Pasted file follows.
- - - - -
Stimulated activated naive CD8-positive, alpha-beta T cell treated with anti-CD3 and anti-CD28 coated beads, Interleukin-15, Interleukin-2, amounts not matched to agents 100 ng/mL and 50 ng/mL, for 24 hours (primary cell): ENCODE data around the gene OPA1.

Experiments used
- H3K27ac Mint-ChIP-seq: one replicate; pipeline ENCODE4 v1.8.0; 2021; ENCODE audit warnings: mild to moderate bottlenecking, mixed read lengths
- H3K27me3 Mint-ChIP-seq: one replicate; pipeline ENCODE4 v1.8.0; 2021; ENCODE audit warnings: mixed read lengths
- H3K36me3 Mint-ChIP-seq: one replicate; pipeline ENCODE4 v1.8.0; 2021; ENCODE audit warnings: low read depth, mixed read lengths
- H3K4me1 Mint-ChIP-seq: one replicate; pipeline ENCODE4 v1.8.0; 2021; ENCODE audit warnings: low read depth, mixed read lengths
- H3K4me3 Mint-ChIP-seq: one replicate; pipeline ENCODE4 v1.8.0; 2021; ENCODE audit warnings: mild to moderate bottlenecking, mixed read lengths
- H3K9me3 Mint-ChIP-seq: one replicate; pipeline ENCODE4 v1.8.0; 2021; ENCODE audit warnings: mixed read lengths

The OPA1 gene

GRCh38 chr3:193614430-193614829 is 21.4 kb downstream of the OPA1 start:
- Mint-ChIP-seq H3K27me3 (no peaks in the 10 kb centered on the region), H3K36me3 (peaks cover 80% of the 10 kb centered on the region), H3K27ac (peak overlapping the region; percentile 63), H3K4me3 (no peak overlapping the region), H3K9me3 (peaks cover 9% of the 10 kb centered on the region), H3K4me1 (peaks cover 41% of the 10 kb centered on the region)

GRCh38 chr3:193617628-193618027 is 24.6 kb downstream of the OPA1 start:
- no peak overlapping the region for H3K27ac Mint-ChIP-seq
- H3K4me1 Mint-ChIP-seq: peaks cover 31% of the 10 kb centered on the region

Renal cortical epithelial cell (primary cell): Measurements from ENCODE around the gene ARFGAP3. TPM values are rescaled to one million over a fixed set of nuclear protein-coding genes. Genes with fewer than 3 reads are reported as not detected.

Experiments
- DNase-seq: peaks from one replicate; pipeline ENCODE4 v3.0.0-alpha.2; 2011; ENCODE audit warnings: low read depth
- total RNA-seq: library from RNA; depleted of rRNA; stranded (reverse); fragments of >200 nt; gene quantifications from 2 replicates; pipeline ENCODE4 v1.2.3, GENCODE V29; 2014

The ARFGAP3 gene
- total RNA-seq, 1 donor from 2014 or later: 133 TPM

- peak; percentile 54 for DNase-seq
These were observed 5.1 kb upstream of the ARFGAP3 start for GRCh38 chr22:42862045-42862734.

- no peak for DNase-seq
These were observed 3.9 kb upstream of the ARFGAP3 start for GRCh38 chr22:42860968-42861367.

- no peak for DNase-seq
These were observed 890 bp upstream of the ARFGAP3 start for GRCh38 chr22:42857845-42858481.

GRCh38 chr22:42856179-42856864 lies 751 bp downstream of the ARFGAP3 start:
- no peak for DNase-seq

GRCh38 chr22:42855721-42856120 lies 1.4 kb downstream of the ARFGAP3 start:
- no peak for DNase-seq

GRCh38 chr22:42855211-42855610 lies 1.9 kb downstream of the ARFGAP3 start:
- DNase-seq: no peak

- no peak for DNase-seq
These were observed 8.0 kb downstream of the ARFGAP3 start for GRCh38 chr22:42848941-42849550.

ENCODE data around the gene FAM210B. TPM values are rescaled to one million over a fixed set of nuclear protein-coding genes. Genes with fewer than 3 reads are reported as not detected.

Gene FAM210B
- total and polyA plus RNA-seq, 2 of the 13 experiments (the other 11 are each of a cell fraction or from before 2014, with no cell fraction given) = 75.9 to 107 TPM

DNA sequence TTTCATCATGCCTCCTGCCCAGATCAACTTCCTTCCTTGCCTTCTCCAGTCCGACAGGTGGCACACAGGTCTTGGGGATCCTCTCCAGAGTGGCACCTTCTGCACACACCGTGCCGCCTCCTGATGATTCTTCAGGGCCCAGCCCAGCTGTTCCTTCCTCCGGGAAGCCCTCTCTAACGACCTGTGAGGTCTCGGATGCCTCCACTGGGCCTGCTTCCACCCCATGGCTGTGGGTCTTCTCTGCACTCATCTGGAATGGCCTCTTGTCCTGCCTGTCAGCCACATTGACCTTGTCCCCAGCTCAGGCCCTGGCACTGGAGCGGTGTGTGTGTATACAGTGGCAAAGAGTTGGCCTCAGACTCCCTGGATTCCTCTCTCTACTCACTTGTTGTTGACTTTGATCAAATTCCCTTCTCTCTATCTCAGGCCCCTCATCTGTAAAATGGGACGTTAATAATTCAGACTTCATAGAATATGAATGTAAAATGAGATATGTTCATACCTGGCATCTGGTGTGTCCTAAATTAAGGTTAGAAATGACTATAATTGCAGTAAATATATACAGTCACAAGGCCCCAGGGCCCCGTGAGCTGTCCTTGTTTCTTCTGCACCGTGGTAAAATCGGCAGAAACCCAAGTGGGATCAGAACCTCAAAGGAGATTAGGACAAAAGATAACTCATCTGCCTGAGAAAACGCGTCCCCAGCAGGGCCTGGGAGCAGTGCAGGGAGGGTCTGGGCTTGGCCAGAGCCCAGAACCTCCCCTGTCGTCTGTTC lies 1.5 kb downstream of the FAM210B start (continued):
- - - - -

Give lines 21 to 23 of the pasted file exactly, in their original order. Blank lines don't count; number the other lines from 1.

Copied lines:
- peak; percentile 54 for DNase-seq
These were observed 5.1 kb upstream of the ARFGAP3 start for GRCh38 chr22:42862045-42862734.

- no peak for DNase-seq